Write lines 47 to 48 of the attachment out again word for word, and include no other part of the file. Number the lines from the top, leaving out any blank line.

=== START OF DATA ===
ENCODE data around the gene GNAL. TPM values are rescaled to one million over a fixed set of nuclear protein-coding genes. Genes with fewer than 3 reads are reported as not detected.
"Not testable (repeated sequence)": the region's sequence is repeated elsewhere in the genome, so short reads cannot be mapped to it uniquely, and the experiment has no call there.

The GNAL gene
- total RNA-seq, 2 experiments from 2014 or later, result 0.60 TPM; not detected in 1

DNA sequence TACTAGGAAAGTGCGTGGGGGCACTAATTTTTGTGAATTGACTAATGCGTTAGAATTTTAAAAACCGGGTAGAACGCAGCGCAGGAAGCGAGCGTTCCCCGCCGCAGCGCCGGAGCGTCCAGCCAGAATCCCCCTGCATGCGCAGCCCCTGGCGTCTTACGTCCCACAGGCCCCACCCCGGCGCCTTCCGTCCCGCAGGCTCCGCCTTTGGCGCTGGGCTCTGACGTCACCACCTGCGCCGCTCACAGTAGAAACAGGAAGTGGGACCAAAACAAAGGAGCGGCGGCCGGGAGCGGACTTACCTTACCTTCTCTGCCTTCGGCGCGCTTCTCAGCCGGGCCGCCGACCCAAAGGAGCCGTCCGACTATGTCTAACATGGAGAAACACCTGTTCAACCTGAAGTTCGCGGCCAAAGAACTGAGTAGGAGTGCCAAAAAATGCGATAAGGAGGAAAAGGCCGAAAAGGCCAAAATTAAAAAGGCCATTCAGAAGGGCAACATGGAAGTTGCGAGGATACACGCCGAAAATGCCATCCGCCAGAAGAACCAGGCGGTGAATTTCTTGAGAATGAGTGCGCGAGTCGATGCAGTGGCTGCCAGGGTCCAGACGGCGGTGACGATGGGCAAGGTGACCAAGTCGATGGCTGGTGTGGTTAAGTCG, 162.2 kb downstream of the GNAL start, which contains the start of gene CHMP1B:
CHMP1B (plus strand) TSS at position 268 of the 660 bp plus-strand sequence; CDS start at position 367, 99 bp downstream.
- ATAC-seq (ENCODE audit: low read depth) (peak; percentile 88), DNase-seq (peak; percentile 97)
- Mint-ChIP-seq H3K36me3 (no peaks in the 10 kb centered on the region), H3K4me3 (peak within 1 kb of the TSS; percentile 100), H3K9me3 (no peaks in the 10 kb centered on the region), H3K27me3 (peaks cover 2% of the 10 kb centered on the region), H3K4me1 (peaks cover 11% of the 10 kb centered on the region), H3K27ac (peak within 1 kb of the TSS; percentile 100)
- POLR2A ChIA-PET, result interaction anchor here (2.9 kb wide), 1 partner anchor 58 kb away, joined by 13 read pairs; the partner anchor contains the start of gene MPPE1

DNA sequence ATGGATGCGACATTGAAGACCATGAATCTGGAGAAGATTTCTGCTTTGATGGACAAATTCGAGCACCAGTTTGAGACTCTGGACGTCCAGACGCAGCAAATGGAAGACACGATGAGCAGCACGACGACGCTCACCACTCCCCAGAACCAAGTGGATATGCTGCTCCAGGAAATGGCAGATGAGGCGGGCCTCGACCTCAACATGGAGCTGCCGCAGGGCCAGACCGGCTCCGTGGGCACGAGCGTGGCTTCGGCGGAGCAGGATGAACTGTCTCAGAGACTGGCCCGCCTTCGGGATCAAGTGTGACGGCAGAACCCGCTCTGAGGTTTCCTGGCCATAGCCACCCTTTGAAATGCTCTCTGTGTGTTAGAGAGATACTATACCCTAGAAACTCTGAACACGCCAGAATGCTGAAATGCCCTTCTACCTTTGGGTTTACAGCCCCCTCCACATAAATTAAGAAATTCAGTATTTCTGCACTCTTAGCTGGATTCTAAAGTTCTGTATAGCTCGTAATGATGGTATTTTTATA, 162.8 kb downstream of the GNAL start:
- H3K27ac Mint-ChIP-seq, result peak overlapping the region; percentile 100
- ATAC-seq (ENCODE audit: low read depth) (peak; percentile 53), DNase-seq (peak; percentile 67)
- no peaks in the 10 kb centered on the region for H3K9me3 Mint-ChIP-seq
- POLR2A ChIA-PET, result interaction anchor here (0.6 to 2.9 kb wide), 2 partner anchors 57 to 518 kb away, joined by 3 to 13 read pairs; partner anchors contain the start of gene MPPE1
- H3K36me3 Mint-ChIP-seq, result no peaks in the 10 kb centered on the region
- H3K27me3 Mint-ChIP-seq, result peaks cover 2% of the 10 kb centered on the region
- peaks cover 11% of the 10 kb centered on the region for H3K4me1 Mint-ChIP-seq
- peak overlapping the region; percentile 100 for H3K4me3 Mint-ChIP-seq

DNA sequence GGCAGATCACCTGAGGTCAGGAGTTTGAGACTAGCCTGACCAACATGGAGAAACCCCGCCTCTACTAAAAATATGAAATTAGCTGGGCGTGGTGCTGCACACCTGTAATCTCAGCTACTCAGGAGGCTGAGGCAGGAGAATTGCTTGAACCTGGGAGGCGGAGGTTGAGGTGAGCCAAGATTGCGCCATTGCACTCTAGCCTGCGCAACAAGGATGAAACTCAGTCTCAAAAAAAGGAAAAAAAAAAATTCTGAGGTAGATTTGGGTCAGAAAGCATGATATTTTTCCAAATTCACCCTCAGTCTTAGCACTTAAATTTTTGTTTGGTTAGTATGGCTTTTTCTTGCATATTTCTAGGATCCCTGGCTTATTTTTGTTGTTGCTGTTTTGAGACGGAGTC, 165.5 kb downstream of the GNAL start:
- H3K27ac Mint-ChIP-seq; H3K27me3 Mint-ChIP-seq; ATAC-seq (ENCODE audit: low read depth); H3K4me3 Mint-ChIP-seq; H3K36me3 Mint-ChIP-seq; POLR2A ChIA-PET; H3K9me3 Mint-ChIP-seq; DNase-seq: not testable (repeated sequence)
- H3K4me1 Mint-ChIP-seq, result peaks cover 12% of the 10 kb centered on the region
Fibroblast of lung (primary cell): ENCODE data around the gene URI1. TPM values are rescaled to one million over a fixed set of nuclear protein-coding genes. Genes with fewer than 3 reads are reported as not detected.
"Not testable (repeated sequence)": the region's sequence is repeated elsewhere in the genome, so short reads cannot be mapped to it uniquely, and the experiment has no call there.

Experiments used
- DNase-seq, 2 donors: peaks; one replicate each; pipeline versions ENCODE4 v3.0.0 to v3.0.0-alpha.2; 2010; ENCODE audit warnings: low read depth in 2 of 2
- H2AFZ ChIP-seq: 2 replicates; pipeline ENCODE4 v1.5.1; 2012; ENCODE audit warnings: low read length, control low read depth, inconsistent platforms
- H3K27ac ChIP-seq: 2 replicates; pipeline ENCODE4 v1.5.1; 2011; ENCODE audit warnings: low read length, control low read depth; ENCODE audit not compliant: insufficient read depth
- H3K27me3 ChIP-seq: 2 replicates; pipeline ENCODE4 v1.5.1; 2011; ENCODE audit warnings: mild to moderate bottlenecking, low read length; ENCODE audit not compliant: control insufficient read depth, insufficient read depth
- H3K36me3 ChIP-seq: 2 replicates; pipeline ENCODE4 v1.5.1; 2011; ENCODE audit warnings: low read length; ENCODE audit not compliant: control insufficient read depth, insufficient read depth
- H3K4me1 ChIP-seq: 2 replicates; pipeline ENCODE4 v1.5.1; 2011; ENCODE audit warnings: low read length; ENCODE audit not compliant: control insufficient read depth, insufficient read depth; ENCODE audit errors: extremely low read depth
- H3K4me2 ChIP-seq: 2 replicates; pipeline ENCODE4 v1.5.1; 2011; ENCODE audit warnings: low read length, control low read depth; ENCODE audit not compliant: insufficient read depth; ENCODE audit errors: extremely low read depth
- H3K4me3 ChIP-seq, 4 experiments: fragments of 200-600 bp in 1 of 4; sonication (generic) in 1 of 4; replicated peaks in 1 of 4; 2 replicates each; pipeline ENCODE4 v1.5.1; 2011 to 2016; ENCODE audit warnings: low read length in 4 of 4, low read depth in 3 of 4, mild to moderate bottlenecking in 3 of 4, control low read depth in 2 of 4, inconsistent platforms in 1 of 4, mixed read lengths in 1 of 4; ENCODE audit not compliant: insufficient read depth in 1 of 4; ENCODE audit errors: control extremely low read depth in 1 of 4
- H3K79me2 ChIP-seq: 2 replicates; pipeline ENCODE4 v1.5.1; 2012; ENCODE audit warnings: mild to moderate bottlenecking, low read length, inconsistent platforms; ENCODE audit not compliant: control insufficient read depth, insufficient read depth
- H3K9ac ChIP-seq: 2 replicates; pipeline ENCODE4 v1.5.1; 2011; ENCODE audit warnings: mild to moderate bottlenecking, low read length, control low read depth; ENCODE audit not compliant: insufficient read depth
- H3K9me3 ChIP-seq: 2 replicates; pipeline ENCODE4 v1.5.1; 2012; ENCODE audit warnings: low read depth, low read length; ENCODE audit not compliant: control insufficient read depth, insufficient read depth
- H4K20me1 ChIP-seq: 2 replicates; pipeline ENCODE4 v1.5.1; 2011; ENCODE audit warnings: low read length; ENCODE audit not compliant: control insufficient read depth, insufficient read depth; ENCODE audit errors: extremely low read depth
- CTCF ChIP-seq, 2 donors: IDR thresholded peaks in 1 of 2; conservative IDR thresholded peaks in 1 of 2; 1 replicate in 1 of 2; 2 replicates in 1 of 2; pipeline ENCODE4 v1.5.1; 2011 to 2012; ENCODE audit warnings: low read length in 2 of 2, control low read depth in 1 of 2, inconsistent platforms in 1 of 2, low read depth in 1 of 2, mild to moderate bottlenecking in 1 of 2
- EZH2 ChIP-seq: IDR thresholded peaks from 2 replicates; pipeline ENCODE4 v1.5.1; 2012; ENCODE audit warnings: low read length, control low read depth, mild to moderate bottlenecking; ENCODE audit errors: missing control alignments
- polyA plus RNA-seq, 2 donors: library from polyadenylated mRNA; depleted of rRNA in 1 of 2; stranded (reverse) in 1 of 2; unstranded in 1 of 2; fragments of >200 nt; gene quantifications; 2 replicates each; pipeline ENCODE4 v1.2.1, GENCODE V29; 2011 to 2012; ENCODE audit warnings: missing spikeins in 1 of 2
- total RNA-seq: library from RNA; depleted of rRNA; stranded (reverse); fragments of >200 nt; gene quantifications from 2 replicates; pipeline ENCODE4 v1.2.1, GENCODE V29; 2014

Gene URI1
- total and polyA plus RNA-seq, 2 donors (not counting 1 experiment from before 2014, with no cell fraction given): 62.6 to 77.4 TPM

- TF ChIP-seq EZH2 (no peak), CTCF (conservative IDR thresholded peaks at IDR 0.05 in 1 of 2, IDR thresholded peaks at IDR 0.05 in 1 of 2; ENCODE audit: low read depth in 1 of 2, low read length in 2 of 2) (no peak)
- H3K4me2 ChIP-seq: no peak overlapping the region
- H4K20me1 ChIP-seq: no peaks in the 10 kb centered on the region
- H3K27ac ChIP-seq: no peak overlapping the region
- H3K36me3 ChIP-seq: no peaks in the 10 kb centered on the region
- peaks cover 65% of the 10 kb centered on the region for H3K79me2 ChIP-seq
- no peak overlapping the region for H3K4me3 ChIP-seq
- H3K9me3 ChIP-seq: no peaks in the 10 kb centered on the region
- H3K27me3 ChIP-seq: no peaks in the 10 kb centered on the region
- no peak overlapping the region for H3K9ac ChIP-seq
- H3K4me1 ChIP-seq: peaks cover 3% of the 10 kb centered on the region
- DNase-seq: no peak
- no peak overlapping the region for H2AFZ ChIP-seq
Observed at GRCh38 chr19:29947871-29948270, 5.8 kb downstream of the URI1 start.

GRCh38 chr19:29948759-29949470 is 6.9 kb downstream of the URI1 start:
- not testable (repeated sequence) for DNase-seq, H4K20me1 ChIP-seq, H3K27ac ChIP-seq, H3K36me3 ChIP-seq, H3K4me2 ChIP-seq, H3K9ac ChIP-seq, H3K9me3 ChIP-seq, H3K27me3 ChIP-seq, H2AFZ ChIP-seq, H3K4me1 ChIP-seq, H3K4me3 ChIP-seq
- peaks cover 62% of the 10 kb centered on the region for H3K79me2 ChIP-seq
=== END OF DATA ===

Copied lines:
- H3K36me3 ChIP-seq: no peaks in the 10 kb centered on the region
- peaks cover 65% of the 10 kb centered on the region for H3K79me2 ChIP-seq